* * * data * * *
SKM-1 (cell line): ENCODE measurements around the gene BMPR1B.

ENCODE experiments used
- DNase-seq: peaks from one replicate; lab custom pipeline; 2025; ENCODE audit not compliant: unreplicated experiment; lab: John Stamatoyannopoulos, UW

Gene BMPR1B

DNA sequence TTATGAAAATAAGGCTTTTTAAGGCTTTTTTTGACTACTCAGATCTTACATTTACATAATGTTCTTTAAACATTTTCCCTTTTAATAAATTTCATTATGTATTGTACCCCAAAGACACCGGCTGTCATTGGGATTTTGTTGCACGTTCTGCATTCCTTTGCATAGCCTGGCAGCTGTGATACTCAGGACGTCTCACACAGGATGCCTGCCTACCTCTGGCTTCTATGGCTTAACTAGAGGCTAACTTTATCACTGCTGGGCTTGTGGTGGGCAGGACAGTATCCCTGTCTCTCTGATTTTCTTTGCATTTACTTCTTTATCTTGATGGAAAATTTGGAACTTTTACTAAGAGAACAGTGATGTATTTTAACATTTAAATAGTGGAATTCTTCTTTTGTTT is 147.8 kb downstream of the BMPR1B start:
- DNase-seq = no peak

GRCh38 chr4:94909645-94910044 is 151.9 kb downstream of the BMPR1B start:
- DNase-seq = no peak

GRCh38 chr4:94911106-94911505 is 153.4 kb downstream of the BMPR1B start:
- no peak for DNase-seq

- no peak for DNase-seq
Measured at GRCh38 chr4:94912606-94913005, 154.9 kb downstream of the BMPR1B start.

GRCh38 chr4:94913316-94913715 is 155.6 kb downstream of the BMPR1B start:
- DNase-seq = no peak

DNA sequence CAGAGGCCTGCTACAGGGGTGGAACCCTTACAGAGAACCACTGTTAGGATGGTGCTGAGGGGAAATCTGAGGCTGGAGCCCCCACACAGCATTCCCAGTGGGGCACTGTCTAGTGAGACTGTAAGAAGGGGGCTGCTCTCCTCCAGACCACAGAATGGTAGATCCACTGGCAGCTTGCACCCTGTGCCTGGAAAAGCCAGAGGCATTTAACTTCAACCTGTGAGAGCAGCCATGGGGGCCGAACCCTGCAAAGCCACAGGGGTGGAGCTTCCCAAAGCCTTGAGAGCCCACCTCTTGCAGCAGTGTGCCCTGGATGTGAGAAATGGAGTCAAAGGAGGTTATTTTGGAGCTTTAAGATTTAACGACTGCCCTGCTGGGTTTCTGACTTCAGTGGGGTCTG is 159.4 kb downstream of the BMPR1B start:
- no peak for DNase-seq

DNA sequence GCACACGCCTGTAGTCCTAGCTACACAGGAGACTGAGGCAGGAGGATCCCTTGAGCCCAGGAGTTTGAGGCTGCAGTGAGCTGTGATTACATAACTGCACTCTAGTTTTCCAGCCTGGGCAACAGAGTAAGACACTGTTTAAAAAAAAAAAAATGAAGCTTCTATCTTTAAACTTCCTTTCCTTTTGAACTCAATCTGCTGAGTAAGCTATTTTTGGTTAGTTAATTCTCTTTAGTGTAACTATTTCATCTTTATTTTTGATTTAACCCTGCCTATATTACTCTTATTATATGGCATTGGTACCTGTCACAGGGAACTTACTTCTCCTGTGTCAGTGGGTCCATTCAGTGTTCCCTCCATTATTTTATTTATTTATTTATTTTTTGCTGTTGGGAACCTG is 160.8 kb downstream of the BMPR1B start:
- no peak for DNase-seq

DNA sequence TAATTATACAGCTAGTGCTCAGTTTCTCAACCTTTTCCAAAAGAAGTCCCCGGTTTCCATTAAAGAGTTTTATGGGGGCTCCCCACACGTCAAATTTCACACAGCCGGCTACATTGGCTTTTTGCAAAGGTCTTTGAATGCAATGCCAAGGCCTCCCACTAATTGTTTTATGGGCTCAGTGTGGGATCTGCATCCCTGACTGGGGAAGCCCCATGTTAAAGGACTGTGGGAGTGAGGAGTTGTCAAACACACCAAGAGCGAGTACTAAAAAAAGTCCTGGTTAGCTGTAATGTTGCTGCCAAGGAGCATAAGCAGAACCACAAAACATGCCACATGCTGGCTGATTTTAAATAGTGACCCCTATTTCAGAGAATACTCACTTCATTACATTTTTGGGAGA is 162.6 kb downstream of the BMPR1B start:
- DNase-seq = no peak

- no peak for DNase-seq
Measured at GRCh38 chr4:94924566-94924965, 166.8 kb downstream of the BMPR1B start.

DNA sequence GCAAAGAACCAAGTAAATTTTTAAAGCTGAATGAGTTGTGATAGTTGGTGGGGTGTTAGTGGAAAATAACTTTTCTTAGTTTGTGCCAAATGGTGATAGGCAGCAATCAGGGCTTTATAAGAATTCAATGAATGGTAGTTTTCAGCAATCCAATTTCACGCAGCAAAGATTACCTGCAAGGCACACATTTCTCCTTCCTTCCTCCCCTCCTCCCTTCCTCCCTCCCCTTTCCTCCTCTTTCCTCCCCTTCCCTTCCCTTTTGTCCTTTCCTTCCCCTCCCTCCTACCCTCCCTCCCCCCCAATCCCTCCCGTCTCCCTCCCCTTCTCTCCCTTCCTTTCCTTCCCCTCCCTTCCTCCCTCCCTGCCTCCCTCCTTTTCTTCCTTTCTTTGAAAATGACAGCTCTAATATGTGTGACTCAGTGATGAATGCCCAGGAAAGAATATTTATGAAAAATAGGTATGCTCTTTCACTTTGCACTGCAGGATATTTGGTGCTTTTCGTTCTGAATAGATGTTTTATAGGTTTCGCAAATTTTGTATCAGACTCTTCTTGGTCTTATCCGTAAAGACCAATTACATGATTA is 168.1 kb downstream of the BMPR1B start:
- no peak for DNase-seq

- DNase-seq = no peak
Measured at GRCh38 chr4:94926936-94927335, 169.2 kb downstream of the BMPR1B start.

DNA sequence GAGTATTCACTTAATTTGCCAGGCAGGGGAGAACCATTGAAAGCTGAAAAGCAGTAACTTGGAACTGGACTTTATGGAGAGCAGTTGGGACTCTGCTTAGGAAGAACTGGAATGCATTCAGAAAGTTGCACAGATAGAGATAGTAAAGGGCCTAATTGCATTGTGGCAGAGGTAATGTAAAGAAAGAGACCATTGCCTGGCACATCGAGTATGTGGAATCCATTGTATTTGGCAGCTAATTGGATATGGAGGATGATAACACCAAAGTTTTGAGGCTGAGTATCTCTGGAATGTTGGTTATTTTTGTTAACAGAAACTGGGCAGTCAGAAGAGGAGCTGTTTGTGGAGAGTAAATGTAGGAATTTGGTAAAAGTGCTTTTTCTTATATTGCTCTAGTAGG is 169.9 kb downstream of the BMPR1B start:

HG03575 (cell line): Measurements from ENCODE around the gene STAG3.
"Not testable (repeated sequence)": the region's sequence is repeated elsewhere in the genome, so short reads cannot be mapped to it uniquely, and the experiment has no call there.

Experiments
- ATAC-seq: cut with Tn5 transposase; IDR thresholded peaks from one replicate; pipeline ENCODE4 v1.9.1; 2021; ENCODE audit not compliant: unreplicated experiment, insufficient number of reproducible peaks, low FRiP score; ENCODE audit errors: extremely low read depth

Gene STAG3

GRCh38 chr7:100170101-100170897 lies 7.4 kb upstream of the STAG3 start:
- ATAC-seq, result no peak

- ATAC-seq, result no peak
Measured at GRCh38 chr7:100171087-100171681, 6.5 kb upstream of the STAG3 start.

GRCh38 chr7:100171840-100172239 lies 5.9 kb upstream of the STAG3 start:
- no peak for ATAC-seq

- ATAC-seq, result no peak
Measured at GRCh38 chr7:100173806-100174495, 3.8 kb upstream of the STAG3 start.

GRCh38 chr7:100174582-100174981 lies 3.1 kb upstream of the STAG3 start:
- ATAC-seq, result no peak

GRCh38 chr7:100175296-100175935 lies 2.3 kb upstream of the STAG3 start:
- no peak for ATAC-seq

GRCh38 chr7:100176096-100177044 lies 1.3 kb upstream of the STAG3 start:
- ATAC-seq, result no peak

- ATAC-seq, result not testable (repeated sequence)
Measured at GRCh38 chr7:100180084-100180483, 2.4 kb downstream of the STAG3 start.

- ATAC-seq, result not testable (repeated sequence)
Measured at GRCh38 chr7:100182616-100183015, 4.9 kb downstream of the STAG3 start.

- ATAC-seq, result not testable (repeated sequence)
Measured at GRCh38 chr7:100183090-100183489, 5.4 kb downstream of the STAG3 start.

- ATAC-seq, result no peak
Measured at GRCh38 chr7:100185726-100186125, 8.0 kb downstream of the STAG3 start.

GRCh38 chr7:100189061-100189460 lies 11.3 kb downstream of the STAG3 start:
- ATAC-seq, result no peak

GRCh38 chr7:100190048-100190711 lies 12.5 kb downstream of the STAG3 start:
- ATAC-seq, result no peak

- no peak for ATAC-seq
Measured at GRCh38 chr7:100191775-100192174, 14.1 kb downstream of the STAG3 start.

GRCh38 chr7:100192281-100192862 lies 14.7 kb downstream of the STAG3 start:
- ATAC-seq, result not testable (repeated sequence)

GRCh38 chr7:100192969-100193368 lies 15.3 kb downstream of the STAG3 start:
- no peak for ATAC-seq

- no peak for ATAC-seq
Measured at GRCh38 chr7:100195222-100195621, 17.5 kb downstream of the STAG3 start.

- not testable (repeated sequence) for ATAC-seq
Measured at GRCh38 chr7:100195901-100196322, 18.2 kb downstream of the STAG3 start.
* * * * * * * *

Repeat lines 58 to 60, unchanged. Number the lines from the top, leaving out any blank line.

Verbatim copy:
- ATAC-seq, result no peak

- no peak for ATAC-seq
Measured at GRCh38 chr7:100191775-100192174, 14.1 kb downstream of the STAG3 start.